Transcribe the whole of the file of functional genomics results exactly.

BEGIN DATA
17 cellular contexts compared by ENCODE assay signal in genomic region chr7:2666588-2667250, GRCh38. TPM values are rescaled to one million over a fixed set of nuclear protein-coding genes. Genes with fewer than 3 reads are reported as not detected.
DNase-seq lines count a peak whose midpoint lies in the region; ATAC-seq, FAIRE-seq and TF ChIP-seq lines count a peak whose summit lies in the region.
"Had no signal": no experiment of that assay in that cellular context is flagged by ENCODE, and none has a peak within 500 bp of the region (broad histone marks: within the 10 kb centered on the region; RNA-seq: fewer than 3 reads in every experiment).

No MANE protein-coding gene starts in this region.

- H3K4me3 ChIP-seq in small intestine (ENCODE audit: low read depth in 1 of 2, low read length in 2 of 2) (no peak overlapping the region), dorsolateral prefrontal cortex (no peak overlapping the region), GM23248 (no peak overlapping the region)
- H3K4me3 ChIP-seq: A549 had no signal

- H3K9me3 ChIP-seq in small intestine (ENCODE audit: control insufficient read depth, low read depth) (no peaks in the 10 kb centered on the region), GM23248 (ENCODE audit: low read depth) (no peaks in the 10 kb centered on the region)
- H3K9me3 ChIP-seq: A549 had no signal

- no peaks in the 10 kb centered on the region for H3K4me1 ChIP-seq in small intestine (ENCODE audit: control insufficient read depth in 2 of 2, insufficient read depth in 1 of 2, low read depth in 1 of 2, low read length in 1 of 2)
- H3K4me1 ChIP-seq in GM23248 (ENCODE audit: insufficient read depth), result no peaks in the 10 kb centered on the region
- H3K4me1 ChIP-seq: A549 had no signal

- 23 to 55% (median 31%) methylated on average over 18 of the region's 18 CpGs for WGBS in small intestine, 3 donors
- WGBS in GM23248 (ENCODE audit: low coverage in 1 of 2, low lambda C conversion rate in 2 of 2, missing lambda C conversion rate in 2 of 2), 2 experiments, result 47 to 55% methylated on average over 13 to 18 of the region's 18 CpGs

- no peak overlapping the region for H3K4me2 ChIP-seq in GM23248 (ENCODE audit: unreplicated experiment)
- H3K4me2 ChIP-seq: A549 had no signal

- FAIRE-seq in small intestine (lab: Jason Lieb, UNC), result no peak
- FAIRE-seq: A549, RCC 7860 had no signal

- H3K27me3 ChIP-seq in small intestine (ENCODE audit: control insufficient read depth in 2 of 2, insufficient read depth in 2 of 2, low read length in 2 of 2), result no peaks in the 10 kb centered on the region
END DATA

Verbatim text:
17 cellular contexts compared by ENCODE assay signal in genomic region chr7:2666588-2667250, GRCh38. TPM values are rescaled to one million over a fixed set of nuclear protein-coding genes. Genes with fewer than 3 reads are reported as not detected.
DNase-seq lines count a peak whose midpoint lies in the region; ATAC-seq, FAIRE-seq and TF ChIP-seq lines count a peak whose summit lies in the region.
"Had no signal": no experiment of that assay in that cellular context is flagged by ENCODE, and none has a peak within 500 bp of the region (broad histone marks: within the 10 kb centered on the region; RNA-seq: fewer than 3 reads in every experiment).

No MANE protein-coding gene starts in this region.

- H3K4me3 ChIP-seq in small intestine (ENCODE audit: low read depth in 1 of 2, low read length in 2 of 2) (no peak overlapping the region), dorsolateral prefrontal cortex (no peak overlapping the region), GM23248 (no peak overlapping the region)
- H3K4me3 ChIP-seq: A549 had no signal

- H3K9me3 ChIP-seq in small intestine (ENCODE audit: control insufficient read depth, low read depth) (no peaks in the 10 kb centered on the region), GM23248 (ENCODE audit: low read depth) (no peaks in the 10 kb centered on the region)
- H3K9me3 ChIP-seq: A549 had no signal

- no peaks in the 10 kb centered on the region for H3K4me1 ChIP-seq in small intestine (ENCODE audit: control insufficient read depth in 2 of 2, insufficient read depth in 1 of 2, low read depth in 1 of 2, low read length in 1 of 2)
- H3K4me1 ChIP-seq in GM23248 (ENCODE audit: insufficient read depth), result no peaks in the 10 kb centered on the region
- H3K4me1 ChIP-seq: A549 had no signal

- 23 to 55% (median 31%) methylated on average over 18 of the region's 18 CpGs for WGBS in small intestine, 3 donors
- WGBS in GM23248 (ENCODE audit: low coverage in 1 of 2, low lambda C conversion rate in 2 of 2, missing lambda C conversion rate in 2 of 2), 2 experiments, result 47 to 55% methylated on average over 13 to 18 of the region's 18 CpGs

- no peak overlapping the region for H3K4me2 ChIP-seq in GM23248 (ENCODE audit: unreplicated experiment)
- H3K4me2 ChIP-seq: A549 had no signal

- FAIRE-seq in small intestine (lab: Jason Lieb, UNC), result no peak
- FAIRE-seq: A549, RCC 7860 had no signal

- H3K27me3 ChIP-seq in small intestine (ENCODE audit: control insufficient read depth in 2 of 2, insufficient read depth in 2 of 2, low read length in 2 of 2), result no peaks in the 10 kb centered on the region